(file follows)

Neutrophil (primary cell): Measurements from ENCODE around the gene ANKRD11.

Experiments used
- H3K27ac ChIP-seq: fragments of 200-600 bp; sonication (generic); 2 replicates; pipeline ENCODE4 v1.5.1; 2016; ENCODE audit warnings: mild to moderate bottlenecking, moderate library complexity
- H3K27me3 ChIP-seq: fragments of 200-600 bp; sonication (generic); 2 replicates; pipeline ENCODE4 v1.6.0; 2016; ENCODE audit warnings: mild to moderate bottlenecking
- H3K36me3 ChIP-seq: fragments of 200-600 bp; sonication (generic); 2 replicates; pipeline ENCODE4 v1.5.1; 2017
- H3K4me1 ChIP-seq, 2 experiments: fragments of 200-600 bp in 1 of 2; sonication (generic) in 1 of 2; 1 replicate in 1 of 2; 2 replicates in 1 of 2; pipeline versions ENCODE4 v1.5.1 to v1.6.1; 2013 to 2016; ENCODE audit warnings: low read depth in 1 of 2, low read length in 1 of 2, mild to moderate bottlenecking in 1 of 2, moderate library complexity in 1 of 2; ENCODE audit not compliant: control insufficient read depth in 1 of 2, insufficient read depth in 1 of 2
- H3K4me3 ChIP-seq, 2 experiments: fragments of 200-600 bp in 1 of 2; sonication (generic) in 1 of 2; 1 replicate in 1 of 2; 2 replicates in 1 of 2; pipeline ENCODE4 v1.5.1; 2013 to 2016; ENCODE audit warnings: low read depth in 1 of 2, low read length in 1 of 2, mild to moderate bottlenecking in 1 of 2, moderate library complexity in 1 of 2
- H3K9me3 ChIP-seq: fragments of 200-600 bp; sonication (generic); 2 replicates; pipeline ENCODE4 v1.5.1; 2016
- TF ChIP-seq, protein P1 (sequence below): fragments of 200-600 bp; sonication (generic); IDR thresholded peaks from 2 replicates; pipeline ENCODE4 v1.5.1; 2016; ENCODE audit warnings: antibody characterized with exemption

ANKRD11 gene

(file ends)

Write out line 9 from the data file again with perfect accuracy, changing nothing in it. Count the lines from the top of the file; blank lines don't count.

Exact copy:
- TF ChIP-seq, protein P1 (sequence below): fragments of 200-600 bp; sonication (generic); IDR thresholded peaks from 2 replicates; pipeline ENCODE4 v1.5.1; 2016; ENCODE audit warnings: antibody characterized with exemption